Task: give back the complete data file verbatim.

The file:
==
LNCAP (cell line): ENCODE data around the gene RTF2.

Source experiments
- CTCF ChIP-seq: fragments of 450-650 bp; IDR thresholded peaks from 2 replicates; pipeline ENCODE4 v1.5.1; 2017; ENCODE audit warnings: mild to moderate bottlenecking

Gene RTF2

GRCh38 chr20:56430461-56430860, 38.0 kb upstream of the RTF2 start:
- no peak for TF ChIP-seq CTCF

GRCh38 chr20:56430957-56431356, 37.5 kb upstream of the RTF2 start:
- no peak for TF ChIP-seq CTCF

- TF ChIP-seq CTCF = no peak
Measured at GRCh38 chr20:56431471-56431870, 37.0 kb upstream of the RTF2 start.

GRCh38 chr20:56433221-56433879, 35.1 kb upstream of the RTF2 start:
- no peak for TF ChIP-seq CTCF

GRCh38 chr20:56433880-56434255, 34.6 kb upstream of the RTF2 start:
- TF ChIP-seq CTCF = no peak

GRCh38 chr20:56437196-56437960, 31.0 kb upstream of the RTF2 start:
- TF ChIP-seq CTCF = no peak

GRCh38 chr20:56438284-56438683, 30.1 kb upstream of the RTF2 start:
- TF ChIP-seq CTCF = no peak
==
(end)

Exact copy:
LNCAP (cell line): ENCODE data around the gene RTF2.

Source experiments
- CTCF ChIP-seq: fragments of 450-650 bp; IDR thresholded peaks from 2 replicates; pipeline ENCODE4 v1.5.1; 2017; ENCODE audit warnings: mild to moderate bottlenecking

Gene RTF2

GRCh38 chr20:56430461-56430860, 38.0 kb upstream of the RTF2 start:
- no peak for TF ChIP-seq CTCF

GRCh38 chr20:56430957-56431356, 37.5 kb upstream of the RTF2 start:
- no peak for TF ChIP-seq CTCF

- TF ChIP-seq CTCF = no peak
Measured at GRCh38 chr20:56431471-56431870, 37.0 kb upstream of the RTF2 start.

GRCh38 chr20:56433221-56433879, 35.1 kb upstream of the RTF2 start:
- no peak for TF ChIP-seq CTCF

GRCh38 chr20:56433880-56434255, 34.6 kb upstream of the RTF2 start:
- TF ChIP-seq CTCF = no peak

GRCh38 chr20:56437196-56437960, 31.0 kb upstream of the RTF2 start:
- TF ChIP-seq CTCF = no peak

GRCh38 chr20:56438284-56438683, 30.1 kb upstream of the RTF2 start:
- TF ChIP-seq CTCF = no peak